One of Les Deux’s most prominent regulars was pop star Britney Spears. Spears was locked in what seemed like a never-ending battle with paparazzi and tabloid writers at the time, as the latter attempted to document every painstaking moment of her struggles with mental health, along with multiple ill-fated relationships.
For Spears, the club was a safe haven. As Laine speculates, in the era before social media, Les Deux’s exclusivity and wannabe-famous seat fillers instilled an atmosphere wherein Spears and her contemporaries could enjoy themselves without being conspicuously gawked at, or harassed for autographs.
So Spears spent as much time at Les Deux as she could—to a bizarre end. “Apparently, in 2007, she asked if she could fill out an application to work there,” Laine recalls. “She spoke to a manager about it.” Tabloid reports from the time confirm that Spears approached Les Deux management and, apparently motivated by admiration for the cocktail waitresses’ uniforms (red corsets, tight black shirts), began going through her calendar, outlining which days she was available for shifts, and which she’d need off to spend time with her young sons.
The sense of security that inspired Spears to ask for a job application was by no means unique to her experience. It was one of the first places Paris Hilton went after spending 45 days in L.A. County jail on 2007 charges of driving under the influence. It was also Lindsay Lohan’s spot to party just prior to being cited on suspicion of D.U.I. after crashing a Mercedes-Benz on Sunset Boulevard that same year.
The club’s safe-harbor status may have been little more than a veneer, however. In Nancy Jo Sales’s 2013 true-crime accounting of the so-called Bling Ring—a group of affluent L.A. teens who burglarized the homes of Hilton, Lohan, and other celebrities—Les Deux was framed as the crew’s base of operations. Courtney Ames, one of the young women implicated in the ring, met her boyfriend and alleged co-conspirator, Jonathan Ajar, while partying at Les Deux. (Ajar was a promoter for the club and a convicted drug dealer.) Ames celebrated a birthday at Les Deux (notably, an underage one) in the midst of the Bling Ring’s burgling activities. She and her accomplices likely rubbed elbows with some of the very celebrities whose homes they targeted, including that of Audrina Patridge.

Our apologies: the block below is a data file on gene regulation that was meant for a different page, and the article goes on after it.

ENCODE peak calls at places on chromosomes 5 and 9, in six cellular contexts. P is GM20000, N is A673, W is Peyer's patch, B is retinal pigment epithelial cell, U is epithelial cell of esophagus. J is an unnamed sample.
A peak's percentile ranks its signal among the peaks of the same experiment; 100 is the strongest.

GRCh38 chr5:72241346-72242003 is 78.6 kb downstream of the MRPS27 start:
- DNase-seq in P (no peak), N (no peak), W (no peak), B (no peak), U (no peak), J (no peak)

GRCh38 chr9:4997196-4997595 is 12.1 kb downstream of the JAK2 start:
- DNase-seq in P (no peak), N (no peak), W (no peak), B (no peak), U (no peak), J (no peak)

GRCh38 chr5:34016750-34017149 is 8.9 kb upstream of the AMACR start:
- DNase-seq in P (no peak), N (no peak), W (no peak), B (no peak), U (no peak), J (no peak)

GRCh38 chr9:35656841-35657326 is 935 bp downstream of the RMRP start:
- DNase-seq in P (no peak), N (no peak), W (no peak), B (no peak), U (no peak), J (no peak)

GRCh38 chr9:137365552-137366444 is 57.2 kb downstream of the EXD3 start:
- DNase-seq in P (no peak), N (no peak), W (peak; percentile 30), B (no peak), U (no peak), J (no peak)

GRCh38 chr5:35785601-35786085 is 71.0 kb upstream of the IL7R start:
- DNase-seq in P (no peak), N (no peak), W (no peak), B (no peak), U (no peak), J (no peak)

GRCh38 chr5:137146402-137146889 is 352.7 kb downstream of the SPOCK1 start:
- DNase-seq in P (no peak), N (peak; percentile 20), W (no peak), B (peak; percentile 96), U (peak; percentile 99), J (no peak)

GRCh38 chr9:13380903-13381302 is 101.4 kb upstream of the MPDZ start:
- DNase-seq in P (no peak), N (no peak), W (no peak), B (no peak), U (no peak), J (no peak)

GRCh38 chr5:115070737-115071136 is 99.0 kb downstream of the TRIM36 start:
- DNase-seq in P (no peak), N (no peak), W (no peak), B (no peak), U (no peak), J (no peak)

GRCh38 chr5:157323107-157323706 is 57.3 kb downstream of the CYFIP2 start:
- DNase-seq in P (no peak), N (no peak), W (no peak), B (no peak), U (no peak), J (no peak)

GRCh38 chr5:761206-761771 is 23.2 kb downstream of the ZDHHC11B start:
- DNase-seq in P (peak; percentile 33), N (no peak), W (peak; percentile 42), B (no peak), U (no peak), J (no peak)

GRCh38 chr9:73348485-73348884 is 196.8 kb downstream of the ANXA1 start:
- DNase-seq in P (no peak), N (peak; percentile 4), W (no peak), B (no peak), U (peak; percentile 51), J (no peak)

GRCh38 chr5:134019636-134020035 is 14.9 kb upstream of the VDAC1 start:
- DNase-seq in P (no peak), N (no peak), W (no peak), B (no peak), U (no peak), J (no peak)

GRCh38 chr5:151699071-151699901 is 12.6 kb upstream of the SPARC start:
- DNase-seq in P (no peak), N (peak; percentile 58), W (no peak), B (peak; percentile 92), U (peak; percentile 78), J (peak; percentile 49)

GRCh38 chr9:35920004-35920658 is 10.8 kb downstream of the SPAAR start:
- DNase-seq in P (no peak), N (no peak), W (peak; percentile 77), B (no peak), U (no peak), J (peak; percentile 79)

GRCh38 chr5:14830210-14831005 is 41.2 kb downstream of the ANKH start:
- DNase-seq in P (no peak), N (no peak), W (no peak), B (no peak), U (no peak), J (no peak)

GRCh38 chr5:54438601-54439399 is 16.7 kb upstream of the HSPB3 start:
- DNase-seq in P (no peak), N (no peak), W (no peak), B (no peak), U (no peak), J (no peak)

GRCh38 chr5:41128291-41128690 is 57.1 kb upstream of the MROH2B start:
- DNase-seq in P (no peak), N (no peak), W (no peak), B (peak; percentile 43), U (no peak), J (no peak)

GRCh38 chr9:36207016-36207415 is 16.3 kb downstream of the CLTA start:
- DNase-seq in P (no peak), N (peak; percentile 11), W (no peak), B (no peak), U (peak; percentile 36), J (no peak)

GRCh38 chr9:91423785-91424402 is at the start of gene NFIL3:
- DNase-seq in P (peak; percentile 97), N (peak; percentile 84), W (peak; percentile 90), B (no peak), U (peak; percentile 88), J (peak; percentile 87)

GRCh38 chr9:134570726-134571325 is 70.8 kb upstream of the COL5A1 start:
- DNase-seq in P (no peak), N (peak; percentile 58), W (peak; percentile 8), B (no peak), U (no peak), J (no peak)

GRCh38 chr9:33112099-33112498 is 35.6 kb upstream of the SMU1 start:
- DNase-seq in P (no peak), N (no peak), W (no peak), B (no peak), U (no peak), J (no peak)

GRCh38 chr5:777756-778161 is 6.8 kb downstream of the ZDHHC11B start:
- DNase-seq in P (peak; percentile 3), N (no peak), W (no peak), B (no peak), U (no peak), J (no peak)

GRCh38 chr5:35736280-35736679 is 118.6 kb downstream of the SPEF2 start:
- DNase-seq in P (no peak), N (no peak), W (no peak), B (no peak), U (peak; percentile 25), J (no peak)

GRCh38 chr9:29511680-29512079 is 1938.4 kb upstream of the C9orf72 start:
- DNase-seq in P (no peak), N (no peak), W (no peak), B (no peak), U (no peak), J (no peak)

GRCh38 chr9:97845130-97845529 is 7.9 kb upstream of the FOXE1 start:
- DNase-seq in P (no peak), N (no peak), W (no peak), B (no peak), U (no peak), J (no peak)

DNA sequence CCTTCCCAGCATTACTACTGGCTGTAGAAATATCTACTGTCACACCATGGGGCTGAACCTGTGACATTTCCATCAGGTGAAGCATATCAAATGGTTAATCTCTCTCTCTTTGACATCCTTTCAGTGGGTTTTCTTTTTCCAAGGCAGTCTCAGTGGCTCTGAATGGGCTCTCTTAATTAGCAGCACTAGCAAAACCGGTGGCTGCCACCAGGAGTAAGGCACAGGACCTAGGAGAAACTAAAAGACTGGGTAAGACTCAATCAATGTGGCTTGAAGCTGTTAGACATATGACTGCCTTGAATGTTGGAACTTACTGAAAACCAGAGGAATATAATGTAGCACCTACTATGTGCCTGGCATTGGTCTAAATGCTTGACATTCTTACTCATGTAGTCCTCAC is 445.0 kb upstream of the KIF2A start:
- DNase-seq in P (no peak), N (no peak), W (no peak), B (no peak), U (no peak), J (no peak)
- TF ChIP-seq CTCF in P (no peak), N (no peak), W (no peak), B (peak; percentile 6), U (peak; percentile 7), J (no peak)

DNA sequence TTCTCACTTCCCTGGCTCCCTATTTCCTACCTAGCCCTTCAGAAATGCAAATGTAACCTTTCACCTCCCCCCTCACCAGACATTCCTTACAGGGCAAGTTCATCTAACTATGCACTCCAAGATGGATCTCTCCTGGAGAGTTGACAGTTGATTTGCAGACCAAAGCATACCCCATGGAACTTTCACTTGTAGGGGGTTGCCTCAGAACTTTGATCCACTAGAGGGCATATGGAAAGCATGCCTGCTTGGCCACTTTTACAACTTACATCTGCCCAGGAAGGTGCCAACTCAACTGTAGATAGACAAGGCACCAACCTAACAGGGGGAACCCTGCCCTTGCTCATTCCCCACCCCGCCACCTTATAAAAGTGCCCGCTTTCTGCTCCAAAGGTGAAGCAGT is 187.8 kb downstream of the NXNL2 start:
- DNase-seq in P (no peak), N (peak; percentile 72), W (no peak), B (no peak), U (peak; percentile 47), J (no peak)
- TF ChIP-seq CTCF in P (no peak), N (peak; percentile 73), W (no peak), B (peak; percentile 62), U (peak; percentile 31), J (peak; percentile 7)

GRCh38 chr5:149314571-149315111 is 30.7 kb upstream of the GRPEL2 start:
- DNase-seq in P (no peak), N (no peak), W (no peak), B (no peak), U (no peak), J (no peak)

The Bling Ring’s members—which included Alexis Neiers, of the short-lived Kardashians knockoff Pretty Wild on E!—were arrested and charged in 2009. And court proceedings, which stretched until 2012, coincided with the closure of Les Deux, as well as a flurry of legal woes for the Dolce Group. In 2011, Mike Malin, along with Lonnie Moore, was sued by investors of Geisha House, a Japanese restaurant on Hollywood Boulevard painted a ghastly shade of maraschino red. The suit alleged embezzlement of nearly one million dollars in investor funds. In line with Malin’s reputation as the “most hated houseguest” in Big Brother history, the lawsuit contained even more salacious details— allegations that business partners siphoned off company funds to pay for “multiple sexual encounters” with “various older men” during which Malin would “live out fetish role play fantasies.” Malin accused investors of attempting to extort him with those allegations, but ultimately came out of the fracas owing $800,000. Malin and Moore were sued by another investor in 2012 for more of the same hijinks—alleged mismanagement of company funds, piggybanking millions of dollars to support their own “lavish lifestyles.” That suit alleged Dolce Group falsified accounting records, hid funds in shell entities, and made off-the-books deals with vendors, pocketing the cash difference.
In 2014, the hammer came down even harder on Malin—he was smacked with a $10.5 million judgment after allegedly failing to pay eight years of rent on an Atlanta outpost of Geisha House. Four years later, a former Big Brother co-star Dr. Will Kirby won a decade-long restraining order against Malin, after the former club owner sent “disturbing” text messages and emails, including photographs of Kirby’s daughter and other children at school, along with messages reportedly showing someone pointing a gun at printed-out images of Kirby’s wife. Malin was sentenced to two years of probation, along with 30 days of mandated mental health treatment—a proverbial final nail in the coffin for both him and the legend of Les Deux.
Surely there are those who, looking back on an era that glorified unhealthy habits and sanctioned horrific social attitudes toward young women, see Malin’s comeuppance as karmic retribution. Several famous women contacted for this story declined to comment on their experiences at Les Deux, or encounters with Malin and company.
But it’s not all bad memories for those who crossed that hallowed threshold on North Las Palmas Avenue in its heyday.
“They were the best,” Partridge recalls of Les Deux management. “They definitely knew how to make sure everyone was having a great time.”
“We were patrons until the end,” she says.